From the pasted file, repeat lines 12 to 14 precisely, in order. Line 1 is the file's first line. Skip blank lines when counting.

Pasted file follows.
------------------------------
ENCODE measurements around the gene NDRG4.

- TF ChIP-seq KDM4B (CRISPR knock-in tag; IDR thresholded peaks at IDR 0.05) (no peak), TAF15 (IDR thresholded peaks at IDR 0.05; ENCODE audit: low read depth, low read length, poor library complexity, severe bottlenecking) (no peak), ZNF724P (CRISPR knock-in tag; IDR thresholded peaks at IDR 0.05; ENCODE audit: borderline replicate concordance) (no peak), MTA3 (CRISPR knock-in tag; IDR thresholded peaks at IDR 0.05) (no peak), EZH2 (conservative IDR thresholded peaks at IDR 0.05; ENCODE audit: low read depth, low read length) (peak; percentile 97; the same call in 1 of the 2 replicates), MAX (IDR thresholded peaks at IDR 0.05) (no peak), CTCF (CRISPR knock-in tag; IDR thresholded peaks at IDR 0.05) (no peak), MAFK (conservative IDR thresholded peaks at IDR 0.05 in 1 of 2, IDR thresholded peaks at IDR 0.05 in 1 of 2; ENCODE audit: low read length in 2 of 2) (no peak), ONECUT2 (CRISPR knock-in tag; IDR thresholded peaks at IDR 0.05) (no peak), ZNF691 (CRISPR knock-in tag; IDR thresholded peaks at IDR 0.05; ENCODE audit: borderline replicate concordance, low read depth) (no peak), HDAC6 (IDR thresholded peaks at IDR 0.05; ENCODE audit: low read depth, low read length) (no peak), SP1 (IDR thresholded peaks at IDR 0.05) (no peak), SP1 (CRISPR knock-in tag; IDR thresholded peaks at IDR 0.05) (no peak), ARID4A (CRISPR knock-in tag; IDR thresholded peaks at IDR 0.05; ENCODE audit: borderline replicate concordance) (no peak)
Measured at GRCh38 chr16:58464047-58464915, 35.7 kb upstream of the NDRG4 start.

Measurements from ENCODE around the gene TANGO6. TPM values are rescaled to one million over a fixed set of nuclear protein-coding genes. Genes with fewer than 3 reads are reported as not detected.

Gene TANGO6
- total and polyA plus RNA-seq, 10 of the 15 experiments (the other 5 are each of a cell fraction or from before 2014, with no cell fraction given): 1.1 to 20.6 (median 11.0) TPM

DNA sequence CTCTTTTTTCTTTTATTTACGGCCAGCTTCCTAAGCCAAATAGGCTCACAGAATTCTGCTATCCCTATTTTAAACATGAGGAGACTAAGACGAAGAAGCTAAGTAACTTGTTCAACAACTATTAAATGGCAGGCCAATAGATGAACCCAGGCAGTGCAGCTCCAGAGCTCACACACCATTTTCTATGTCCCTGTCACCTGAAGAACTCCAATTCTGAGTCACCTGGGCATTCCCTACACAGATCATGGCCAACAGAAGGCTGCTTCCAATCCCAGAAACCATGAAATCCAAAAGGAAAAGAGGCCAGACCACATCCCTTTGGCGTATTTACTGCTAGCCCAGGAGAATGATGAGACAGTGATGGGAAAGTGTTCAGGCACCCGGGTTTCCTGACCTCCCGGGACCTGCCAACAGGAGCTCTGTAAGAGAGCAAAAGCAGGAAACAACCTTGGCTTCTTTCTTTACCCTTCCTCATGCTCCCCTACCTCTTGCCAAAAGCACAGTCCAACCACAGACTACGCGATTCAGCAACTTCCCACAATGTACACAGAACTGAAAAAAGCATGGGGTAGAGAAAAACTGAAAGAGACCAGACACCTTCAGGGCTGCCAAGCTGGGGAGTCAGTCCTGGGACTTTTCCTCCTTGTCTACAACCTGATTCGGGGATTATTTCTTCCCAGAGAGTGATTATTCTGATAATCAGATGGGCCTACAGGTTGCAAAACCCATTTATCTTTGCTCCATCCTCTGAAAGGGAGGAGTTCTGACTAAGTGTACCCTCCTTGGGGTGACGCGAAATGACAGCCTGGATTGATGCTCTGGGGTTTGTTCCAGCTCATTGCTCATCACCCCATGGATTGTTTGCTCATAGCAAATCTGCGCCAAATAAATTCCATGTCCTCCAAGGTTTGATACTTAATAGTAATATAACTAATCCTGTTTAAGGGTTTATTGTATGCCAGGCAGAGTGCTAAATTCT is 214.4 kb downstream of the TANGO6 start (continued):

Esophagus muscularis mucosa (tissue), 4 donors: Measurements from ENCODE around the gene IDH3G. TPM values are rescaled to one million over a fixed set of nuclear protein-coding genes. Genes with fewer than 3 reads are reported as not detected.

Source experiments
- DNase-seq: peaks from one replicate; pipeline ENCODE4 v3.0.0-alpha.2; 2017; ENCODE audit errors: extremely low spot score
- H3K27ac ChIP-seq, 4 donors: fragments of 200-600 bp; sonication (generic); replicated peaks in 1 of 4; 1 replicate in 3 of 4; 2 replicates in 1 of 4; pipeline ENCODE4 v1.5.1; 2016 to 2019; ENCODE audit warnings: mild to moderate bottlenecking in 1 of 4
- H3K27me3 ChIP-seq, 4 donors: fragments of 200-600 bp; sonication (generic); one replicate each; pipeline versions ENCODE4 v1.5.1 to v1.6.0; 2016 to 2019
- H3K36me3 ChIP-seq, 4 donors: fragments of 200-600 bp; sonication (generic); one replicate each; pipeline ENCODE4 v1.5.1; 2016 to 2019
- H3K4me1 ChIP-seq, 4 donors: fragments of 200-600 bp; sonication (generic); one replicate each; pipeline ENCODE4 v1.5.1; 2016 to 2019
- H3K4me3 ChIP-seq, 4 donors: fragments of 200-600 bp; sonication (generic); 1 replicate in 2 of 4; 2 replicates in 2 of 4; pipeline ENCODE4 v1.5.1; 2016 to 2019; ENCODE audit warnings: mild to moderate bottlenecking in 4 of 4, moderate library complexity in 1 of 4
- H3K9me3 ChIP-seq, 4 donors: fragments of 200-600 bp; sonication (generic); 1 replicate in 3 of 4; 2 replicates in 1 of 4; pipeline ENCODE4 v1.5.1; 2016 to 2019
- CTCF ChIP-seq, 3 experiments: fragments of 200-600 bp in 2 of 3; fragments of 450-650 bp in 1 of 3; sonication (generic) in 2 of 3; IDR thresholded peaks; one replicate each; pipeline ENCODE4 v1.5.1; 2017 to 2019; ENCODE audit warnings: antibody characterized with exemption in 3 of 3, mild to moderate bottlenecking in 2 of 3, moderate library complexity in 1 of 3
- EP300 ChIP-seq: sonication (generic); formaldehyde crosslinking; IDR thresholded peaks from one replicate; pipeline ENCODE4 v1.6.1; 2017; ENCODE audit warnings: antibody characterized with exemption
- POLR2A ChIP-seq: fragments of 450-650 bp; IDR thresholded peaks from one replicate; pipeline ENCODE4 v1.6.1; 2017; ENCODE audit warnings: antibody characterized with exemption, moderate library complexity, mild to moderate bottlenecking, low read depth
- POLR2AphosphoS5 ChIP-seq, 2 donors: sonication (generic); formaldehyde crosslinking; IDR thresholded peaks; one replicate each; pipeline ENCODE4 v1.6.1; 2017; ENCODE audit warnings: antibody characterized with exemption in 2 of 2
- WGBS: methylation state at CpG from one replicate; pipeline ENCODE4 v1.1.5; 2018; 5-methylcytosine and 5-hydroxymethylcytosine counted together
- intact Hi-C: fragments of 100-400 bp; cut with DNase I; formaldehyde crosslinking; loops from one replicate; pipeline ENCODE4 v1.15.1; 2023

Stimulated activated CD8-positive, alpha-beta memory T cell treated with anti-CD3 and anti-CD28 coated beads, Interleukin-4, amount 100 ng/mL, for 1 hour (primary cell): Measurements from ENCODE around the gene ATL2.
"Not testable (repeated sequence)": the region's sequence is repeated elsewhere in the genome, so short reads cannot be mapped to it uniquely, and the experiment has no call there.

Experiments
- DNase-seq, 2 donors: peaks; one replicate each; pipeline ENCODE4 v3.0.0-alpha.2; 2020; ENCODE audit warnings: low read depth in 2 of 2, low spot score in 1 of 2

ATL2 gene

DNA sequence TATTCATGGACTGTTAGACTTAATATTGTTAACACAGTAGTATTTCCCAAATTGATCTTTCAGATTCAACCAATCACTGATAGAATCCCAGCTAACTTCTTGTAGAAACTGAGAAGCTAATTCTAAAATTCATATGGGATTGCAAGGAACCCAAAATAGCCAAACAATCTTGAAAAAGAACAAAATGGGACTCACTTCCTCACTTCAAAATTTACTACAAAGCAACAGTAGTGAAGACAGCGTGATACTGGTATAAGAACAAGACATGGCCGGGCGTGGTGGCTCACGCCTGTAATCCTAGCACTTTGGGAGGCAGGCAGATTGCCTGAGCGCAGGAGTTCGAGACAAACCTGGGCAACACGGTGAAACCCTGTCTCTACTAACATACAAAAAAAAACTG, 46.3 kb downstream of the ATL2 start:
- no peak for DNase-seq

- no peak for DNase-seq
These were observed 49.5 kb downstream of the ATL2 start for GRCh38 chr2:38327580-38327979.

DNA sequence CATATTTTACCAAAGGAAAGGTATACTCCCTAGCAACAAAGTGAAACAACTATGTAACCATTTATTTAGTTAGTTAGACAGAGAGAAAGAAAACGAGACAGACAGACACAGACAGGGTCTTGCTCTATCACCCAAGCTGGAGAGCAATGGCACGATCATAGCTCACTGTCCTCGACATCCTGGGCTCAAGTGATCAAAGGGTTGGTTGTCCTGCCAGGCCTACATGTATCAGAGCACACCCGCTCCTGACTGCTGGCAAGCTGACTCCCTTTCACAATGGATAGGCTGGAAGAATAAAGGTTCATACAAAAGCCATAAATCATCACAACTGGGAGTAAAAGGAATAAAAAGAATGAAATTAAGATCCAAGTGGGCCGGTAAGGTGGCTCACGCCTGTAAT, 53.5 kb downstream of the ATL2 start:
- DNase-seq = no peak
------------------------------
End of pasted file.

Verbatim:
- H3K27me3 ChIP-seq, 4 donors: fragments of 200-600 bp; sonication (generic); one replicate each; pipeline versions ENCODE4 v1.5.1 to v1.6.0; 2016 to 2019
- H3K36me3 ChIP-seq, 4 donors: fragments of 200-600 bp; sonication (generic); one replicate each; pipeline ENCODE4 v1.5.1; 2016 to 2019
- H3K4me1 ChIP-seq, 4 donors: fragments of 200-600 bp; sonication (generic); one replicate each; pipeline ENCODE4 v1.5.1; 2016 to 2019